4) The readiness of Jews, in spite of the Holocaust, to (engage in) encounter, common study and cooperation.
1) We confess with dismay the co-responsibility and guilt of German Christendom for the Holocaust (cf. Thesis I).
2) We confess thankfully the "Scriptures" (Luke 24:32+45; 1 Cor. 15:3f.), our Old Testament, to be the common foundation for the faith and work of Jews and Christians (cf. Thesis II).
3) We confess Jesus Christ the Jew, who as the Messiah of Israel is the Saviour of the world and binds the peoples of the world to the people of God (cf. Thesis III).
4) We believe the permanent election of the Jewish people as the people of God and realize that through Jesus Christ the church is taken into the covenant of God with his people (cf. Thesis IV).
5) We believe with the Jews that the unity of righteousness and love characterizes God"s work of salvation in history. We believe with the Jews that righteousness and love are the commands of God for our whole life. As Christians we see both rooted and grounded in the work of God with Israel and in the work of God through Jesus Christ (cf. Thesis V).
6) We believe that in their respective calling Jews and Christians are witnesses of God before the world and before each other. Therefore we are convinced that the church may not express its witness towards the Jewish people as it does its mission to the peoples of the world (cf. Thesis VI).
7) Therefore we declare: Throughout centuries the word "new" has been used in biblical exegesis against the Jewish people: the new covenant was understood in contrast to the old covenant, the new people of God as replacement of the old people of God. This disrespect to the permanent election of the Jewish people and its condemnation to non-existence marked Christian theology, the preaching and work of the church again and again right to the present day. Thereby we have made ourselves guilty also of the physical elimination of the Jewish people.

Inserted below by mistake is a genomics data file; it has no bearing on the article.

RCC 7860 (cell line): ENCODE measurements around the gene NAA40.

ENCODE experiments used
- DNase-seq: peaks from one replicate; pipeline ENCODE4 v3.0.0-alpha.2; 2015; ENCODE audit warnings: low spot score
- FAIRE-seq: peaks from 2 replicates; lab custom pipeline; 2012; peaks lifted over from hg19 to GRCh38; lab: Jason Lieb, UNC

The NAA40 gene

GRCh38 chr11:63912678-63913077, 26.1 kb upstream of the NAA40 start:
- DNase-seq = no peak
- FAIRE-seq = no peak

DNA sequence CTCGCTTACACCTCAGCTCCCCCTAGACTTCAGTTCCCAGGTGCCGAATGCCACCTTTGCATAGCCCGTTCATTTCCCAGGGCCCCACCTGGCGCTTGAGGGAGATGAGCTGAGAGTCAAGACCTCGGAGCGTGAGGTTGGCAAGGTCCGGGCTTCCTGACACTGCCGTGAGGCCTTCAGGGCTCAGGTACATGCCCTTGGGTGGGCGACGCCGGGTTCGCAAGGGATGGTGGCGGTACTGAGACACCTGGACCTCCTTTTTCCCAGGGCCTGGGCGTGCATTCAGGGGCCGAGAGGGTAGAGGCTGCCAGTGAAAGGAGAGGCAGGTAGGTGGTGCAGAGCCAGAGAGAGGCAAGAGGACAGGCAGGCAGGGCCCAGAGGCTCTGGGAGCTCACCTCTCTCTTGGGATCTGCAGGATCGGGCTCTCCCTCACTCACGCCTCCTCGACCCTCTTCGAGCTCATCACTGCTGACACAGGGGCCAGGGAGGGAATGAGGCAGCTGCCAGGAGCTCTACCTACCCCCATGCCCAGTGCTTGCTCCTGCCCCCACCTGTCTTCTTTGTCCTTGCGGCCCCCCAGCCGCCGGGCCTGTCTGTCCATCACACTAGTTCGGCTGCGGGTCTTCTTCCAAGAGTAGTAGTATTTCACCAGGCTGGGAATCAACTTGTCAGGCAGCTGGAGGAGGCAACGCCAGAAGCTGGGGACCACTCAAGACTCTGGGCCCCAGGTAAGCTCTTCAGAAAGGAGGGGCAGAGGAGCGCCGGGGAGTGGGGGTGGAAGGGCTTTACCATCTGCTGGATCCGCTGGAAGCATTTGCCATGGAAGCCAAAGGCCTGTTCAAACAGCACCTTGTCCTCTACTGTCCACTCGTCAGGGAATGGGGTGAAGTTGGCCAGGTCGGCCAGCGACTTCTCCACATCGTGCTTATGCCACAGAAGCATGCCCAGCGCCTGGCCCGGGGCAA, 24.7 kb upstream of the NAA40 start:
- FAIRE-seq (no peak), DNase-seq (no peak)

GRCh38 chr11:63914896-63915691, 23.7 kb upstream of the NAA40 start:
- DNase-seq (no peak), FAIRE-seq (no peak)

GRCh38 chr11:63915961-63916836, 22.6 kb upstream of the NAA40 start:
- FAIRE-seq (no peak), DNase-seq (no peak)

Therefore, we want to perceive the unbreakable connection of the New Testament with the Old Testament in a new way, and learn to understand the relationship of the "old" and "new" from the standpoint of the promise: in the framework of the given promise, the fulfilled promise and the confirmed promise. "New" means therefore no replacement of the "old". Hence we deny that the people Israel has been rejected by God or that it has been superseded by the church.
8) As we repent and convert we begin to discover the common confession and witness of Christians and Jews:
We both confess and witness God as the creator of heaven and earth, and know that we live our everyday life in the world blessed by the same God by means of the blessing of Aaron.
We both confess and witness the common hope in a new heaven and a new earth and the spiritual power of this messianic hope for the witness and work of Christians and Jews for justice and peace in the world.